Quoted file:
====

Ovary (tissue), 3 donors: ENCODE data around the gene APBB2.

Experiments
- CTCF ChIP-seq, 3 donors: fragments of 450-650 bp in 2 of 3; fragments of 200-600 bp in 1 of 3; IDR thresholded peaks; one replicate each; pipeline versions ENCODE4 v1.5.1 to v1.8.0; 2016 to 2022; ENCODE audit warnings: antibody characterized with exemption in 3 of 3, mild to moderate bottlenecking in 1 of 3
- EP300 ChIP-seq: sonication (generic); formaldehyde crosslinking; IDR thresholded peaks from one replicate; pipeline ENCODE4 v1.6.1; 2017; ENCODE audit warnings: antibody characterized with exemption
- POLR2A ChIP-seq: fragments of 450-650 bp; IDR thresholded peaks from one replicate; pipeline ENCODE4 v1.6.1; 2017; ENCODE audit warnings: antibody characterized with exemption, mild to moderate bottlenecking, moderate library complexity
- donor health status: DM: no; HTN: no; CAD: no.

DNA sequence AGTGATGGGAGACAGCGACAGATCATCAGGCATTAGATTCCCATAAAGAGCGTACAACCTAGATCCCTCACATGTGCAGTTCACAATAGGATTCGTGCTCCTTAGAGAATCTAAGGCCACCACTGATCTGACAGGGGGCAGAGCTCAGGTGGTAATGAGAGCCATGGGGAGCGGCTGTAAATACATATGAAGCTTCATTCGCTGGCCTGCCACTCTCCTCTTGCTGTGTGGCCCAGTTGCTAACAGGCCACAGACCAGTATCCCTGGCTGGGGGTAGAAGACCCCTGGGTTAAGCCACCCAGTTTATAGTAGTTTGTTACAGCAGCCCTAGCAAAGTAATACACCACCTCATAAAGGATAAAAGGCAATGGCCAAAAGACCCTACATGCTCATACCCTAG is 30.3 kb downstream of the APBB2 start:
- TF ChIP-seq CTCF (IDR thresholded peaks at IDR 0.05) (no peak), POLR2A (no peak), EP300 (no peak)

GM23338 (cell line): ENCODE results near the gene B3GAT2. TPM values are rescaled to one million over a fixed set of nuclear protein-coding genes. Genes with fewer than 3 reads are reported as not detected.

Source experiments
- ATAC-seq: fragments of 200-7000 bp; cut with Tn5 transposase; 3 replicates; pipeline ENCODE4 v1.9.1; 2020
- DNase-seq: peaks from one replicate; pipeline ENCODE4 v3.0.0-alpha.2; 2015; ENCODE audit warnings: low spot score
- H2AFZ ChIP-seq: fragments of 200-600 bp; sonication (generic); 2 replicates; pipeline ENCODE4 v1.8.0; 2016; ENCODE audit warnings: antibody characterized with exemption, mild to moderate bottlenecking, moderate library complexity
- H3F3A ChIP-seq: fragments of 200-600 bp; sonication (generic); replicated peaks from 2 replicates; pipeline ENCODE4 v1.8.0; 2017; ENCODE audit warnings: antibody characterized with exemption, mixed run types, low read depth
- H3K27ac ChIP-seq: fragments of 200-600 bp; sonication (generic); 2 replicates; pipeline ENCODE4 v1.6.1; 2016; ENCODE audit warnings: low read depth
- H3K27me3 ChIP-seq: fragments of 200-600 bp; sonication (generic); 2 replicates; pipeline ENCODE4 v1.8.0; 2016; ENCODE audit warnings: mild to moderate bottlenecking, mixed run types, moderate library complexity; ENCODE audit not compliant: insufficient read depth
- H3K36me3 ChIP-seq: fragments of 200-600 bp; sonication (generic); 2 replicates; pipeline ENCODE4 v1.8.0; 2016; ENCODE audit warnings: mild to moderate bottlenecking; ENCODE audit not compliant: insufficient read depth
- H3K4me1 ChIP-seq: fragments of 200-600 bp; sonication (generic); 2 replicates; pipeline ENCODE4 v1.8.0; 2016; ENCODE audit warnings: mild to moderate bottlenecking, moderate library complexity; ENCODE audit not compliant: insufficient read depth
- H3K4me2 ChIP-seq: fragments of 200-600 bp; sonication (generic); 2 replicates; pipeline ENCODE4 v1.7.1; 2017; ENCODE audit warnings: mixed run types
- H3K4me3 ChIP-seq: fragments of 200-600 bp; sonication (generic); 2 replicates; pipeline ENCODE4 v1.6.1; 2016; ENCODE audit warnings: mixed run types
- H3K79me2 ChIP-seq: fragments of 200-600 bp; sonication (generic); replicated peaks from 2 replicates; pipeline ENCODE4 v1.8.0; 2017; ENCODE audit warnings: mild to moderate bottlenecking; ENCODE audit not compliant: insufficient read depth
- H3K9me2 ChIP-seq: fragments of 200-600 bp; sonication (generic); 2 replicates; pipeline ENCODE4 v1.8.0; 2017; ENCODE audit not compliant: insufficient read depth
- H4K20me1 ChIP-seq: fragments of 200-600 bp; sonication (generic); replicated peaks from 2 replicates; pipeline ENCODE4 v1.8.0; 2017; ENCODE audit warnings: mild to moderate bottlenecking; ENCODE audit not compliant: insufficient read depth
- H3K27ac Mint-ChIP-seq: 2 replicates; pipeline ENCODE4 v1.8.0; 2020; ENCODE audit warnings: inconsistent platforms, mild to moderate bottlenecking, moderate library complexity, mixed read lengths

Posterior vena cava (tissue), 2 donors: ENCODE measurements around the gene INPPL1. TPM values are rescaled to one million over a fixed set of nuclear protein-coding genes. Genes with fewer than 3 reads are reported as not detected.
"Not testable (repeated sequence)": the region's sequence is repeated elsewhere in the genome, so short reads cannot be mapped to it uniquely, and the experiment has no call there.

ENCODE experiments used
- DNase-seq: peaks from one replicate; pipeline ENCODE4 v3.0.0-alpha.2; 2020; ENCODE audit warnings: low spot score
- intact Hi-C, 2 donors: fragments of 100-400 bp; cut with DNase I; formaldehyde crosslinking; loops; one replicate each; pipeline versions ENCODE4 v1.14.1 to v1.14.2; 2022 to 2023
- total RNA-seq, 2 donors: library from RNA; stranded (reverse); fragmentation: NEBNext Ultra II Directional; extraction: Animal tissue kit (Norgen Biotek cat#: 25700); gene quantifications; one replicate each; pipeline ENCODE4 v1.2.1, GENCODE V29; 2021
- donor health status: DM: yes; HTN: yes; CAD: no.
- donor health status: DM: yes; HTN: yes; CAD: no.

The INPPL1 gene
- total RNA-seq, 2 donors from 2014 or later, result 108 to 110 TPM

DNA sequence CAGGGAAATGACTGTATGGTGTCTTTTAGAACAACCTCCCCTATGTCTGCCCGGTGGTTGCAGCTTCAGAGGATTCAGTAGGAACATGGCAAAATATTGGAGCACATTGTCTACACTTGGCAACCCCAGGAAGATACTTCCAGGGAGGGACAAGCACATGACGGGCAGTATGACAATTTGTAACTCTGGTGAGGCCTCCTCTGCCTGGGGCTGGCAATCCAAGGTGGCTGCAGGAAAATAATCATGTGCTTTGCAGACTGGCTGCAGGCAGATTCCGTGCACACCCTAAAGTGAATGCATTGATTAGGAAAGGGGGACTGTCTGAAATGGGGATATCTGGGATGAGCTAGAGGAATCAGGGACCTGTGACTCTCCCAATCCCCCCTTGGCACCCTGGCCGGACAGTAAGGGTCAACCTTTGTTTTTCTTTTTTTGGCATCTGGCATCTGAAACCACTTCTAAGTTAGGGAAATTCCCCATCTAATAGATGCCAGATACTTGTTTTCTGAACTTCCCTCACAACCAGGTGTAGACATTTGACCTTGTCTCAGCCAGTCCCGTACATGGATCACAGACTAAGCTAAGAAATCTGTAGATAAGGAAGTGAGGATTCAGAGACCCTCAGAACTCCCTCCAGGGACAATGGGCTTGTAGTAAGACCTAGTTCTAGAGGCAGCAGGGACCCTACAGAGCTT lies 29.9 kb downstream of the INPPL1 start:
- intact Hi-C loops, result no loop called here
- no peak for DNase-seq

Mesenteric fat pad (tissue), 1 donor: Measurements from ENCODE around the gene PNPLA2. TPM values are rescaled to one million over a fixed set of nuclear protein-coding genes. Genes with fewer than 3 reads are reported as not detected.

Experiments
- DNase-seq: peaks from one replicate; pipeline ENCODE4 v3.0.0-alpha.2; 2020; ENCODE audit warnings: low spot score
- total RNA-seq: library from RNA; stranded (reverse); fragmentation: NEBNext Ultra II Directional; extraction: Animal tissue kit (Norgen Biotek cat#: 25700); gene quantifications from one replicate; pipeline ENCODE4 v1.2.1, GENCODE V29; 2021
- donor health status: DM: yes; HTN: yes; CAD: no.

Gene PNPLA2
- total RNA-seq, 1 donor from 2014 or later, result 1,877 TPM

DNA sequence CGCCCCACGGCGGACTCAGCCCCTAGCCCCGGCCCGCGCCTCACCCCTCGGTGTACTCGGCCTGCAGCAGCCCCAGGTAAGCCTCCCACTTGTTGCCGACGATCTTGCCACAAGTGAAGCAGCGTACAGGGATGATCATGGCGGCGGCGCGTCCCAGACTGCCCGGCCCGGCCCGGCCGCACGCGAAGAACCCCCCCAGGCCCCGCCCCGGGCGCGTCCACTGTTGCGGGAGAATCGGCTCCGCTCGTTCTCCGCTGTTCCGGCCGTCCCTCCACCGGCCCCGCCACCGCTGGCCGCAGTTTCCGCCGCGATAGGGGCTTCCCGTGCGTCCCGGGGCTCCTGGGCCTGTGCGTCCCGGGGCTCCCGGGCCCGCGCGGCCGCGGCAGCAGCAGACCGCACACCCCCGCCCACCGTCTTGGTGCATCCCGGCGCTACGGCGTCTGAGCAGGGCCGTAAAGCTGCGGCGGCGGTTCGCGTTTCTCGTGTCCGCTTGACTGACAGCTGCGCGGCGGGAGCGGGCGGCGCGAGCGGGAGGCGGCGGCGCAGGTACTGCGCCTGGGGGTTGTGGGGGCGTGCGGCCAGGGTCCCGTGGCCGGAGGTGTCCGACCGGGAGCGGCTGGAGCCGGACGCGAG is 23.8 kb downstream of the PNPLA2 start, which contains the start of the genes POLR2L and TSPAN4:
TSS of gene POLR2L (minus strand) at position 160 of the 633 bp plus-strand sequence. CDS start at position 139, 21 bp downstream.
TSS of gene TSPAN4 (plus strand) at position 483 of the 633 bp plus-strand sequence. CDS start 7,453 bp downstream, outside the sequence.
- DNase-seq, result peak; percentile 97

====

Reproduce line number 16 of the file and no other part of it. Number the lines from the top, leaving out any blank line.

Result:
- H3K27me3 ChIP-seq: fragments of 200-600 bp; sonication (generic); 2 replicates; pipeline ENCODE4 v1.8.0; 2016; ENCODE audit warnings: mild to moderate bottlenecking, mixed run types, moderate library complexity; ENCODE audit not compliant: insufficient read depth